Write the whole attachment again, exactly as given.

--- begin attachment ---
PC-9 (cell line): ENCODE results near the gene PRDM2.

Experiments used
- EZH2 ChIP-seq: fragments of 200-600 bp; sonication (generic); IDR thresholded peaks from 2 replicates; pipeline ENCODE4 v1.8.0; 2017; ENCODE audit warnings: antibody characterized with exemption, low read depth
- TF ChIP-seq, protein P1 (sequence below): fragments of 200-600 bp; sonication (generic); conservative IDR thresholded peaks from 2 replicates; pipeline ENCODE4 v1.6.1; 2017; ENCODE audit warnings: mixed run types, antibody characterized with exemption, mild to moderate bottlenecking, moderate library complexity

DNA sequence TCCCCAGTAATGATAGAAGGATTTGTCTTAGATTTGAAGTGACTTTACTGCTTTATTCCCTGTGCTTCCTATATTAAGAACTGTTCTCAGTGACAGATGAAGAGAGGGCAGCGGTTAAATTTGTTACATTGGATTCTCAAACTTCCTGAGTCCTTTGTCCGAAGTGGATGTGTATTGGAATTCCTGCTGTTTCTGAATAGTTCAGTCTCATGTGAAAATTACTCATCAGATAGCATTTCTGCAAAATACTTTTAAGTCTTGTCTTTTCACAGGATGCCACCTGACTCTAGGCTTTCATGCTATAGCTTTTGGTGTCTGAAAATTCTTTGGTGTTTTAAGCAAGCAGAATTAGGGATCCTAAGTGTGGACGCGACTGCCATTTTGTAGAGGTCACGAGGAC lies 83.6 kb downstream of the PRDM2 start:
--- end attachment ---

PC-9 (cell line): ENCODE results near the gene PRDM2.

Experiments used
- EZH2 ChIP-seq: fragments of 200-600 bp; sonication (generic); IDR thresholded peaks from 2 replicates; pipeline ENCODE4 v1.8.0; 2017; ENCODE audit warnings: antibody characterized with exemption, low read depth
- TF ChIP-seq, protein P1 (sequence below): fragments of 200-600 bp; sonication (generic); conservative IDR thresholded peaks from 2 replicates; pipeline ENCODE4 v1.6.1; 2017; ENCODE audit warnings: mixed run types, antibody characterized with exemption, mild to moderate bottlenecking, moderate library complexity

DNA sequence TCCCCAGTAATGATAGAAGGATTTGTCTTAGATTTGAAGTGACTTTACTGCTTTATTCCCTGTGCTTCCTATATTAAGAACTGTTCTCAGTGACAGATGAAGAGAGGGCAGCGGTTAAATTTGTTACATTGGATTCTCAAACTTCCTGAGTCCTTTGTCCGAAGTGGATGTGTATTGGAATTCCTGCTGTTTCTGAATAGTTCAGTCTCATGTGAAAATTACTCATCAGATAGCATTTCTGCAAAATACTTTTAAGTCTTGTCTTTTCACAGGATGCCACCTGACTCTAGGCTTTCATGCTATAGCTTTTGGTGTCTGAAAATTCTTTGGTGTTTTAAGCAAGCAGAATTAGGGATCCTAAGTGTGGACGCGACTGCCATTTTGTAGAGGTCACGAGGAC lies 83.6 kb downstream of the PRDM2 start: